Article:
As the story begins, Harold (Bud Cort) lives in a huge mansion with his very proper and aristocratic mother (a very funny Vivian Pickles). He appears to be about 20, with no responsibilities; he doesn’t work or go to school. But he has hobbies. He drives a hearse. He attends funerals. And he tortures his mother by staging fake suicides. Many of the movie’s biggest laughs come from Pickle’s mildly annoyed reactions to his ghastly fake deaths; she’s clearly used to them.

Then he meets Maude (Ruth Gordon), another fan of funerals. She’s almost 80. She loves life–her own and others. While Harold is quiet and introverted, she’s loud and open to anything. She talks about her past political activism. She jokes, flirts, dabbles in the arts, and steals cars so that people won’t get too attached to material objects.

And of course she’s exactly what Harold needs. She opens him up and allows him to see that there is more to life than death. Within the space of a few days, they become close friends, then lovers.

The story could easily become sappy, but writer Colin Higgins and director Hal Ashby avoid the trap with broad and effective humor. Harold’s shrink, priest, and war-monger uncle are almost as funny as his mother (the priest has a short but pricelessly hilarious monolog near the end). Two encounters with a frustrated cop bring additional laughs. And a running gag where Harold continually sabotages his mother’s attempts at finding him a bride are priceless.


Even watching it alone–not the best way to see any comedy–I was laughing out loud much of the time.

But there are dark sides to the story, and not just in the funeral and suicide gags. Maude lets on briefly that her life has included some serious suffering. And one shot, so short you might miss it, tells you just how horrible her past had been.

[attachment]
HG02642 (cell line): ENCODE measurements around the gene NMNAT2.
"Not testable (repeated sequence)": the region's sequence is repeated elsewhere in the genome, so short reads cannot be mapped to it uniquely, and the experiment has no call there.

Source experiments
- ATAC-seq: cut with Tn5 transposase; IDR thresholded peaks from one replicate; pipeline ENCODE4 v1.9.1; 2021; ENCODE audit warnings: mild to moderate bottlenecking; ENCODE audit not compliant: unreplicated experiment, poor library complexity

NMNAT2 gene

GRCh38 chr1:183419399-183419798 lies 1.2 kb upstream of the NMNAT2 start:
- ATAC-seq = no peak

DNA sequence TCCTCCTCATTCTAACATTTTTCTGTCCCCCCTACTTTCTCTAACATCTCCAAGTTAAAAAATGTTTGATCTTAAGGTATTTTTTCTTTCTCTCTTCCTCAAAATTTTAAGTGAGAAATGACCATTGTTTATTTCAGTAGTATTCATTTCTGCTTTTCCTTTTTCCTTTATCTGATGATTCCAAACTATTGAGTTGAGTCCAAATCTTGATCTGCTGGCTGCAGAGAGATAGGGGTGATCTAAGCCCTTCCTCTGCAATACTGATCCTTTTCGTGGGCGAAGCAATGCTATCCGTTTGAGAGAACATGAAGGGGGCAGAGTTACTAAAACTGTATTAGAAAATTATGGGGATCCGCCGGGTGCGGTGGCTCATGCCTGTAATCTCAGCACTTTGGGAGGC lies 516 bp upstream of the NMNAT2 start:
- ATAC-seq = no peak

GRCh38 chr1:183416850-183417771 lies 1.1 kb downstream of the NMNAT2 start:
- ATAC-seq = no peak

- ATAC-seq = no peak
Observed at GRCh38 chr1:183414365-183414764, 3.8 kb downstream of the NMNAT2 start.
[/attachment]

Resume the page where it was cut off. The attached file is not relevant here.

Ashby handles the sexual part of their relationship carefully. There’s only one chaste kiss. The only time you see them in bed, they’re on opposite sides and not touching. The film is rated PG.

I can’t discuss Harold and Maude without mentioning the songs by the artist formerly known as Cat Stevens. At his artistic height, he was a brilliant singer and songwriter (if a bit didactic), and his songs fit this film perfectly, both musically and thematically. It seems impossible that the man who wrote "If You Want to Sing Out, Sing Out" would become a fundamentalist who would embrace the call to murder a novelist. But we have to face the fact that it happened.

Now I would like to discuss the ending. So if you haven’t seen it, and don’t want your first screening spoiled, you should stop reading this now.


Okay. Is everyone here ready to read about the ending?

Maude commits suicide on her 80th birthday, just before Harold was to propose. It’s not entirely a surprise. Some casual comments she makes beforehand suggest her plan. "I’ll be eighty next week. A good time to move on, don’t you think?"

Now, if she was decrepit, miserable, and facing a horrible and fatal illness, I could understand her action. But she’s a very young 80, living life to the fullest. She’s just acquired a lover a quarter of her age. She has a lot to live for.